It is important to recognize how you will fill back up your cup, give it some time and then you can resume trail blazing.

(This was originally written when I was 5 weeks postpartum. 9/7/18)

Posted in failed lap band, failed weight loss surgery, lap band removal, postpartum, postpartum weight loss, pregnancy, pregnancy weight management, weight loss, weight loss surgery, weight loss surgery regain, weight loss surgery revision

A brief intro

I was 23 years old in 2010 when I ultimately decided to have Weight Loss Surgery. I opted to go with the lap band and needed to gain weight in order to get approval from my insurance company. 

When I graduated from high school in 2005, my weight was around 180 pounds. As soon as I began college following that Summer, my weight was already in the 200s and I had absolutely no desire to do what was necessary to stop the bleed.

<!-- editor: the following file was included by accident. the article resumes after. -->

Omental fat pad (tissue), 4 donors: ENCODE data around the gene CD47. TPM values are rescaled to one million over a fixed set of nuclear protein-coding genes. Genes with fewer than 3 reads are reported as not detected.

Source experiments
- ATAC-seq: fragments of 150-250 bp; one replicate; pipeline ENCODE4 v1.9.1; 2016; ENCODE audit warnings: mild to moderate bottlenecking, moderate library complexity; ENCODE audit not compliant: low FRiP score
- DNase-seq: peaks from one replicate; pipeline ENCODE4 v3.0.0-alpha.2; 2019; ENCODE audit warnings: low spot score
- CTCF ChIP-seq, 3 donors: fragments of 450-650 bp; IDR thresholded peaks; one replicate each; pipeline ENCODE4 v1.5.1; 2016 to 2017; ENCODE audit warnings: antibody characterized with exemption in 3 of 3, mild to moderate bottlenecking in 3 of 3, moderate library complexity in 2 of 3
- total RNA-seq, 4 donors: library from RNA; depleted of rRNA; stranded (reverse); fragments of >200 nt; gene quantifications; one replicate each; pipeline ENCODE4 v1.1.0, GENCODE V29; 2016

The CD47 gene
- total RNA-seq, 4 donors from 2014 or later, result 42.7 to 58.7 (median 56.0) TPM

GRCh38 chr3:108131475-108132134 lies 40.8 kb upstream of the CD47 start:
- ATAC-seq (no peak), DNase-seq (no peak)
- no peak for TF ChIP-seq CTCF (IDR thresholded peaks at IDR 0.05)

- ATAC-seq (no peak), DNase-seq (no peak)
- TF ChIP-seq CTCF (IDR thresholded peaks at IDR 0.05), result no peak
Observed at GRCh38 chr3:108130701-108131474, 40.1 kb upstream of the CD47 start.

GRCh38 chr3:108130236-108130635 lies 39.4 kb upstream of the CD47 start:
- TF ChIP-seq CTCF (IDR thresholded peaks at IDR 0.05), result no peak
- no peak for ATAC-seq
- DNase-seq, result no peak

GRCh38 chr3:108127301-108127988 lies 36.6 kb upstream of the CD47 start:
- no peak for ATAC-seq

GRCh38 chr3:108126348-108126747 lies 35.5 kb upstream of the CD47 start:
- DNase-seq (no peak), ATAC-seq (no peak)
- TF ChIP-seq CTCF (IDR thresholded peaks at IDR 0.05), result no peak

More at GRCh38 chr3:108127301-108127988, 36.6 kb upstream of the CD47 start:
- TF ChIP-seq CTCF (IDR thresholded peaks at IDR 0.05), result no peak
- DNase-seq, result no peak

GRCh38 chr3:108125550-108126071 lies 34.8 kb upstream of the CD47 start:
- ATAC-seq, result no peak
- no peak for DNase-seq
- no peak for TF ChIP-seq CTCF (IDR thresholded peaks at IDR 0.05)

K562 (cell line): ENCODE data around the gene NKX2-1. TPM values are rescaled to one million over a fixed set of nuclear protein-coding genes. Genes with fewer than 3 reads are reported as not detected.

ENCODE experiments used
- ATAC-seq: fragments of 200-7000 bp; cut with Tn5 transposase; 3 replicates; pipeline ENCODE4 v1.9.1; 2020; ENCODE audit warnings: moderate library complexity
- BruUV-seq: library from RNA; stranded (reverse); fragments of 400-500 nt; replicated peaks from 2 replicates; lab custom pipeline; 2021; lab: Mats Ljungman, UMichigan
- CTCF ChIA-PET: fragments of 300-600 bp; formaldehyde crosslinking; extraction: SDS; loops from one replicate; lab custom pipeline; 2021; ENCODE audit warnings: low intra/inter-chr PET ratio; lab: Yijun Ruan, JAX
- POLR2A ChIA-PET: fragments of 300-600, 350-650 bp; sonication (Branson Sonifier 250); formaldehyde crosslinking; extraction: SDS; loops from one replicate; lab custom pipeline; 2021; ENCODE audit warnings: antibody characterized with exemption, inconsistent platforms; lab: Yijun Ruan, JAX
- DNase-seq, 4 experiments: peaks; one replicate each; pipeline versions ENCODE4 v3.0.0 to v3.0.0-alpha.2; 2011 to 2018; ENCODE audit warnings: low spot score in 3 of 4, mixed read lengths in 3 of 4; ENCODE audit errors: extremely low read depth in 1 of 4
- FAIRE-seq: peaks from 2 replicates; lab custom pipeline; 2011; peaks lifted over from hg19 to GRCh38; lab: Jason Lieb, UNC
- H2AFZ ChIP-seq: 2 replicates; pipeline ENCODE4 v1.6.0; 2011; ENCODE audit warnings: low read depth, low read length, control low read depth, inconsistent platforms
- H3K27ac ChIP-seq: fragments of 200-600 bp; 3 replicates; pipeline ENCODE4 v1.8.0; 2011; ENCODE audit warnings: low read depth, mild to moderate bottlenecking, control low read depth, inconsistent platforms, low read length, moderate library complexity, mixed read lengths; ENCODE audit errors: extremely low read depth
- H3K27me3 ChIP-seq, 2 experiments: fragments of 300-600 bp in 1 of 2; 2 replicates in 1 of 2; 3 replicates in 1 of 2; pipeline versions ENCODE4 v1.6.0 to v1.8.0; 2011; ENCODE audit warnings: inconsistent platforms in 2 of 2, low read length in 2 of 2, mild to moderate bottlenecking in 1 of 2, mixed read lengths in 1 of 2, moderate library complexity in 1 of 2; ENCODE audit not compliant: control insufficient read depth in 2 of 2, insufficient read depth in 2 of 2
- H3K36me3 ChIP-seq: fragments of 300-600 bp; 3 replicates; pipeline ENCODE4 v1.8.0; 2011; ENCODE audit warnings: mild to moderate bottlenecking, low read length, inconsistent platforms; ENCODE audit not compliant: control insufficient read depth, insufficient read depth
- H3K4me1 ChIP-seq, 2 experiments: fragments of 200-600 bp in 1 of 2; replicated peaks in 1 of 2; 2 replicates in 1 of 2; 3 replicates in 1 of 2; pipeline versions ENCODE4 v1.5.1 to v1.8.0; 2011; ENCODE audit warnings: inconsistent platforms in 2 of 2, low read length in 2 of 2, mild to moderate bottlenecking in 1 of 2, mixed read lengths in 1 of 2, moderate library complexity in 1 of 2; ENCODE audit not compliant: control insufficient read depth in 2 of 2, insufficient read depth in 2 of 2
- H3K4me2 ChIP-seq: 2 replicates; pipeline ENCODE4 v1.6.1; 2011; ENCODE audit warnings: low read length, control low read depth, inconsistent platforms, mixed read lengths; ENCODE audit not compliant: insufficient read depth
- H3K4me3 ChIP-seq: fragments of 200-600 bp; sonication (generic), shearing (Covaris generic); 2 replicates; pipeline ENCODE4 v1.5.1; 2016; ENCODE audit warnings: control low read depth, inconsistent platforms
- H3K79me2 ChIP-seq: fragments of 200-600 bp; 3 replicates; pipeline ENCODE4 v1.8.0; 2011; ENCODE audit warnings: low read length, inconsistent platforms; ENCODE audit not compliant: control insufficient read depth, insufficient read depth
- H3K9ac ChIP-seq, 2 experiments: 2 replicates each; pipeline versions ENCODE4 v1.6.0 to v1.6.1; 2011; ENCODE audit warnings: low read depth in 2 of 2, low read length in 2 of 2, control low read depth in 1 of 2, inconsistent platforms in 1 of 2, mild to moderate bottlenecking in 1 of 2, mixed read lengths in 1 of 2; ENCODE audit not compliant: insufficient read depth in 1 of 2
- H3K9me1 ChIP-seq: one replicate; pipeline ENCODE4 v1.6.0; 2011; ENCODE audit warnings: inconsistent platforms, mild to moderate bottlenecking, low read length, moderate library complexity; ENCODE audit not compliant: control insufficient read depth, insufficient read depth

Sure, I had joined Weight Watchers several times before then but as a ‘rebel,’ almost every weigh in was futile. [I am a rebel as defined by Gretchen Rubin’s The Four Tendencies.]

Of course I “knew” how to lose weight. Eat salad. Stop having an entire box of cereal in one day. Go for a walk. I simply did not want to do any of it.

I was emotional and food was the constant to level me out so I did not have to feel.

The lap band played a significant role in my 20s. It totally revoked my ability to binge eat. For that, I am thankful.

However, knowing what I know now and from where I am currently sitting, nothing about weight loss has anything to do with “what” you are eating or how much you move. Just that you simply limit the quantity — and not so that you are hungry; and move in a way that clears your mental space.

Changing my life, finally, took a big effort in my mental game. I will let you in on a secret. No one ever hated themselves enough to lose the weight. It took me figuring out how to love myself in order to make peace with this process… and my new life…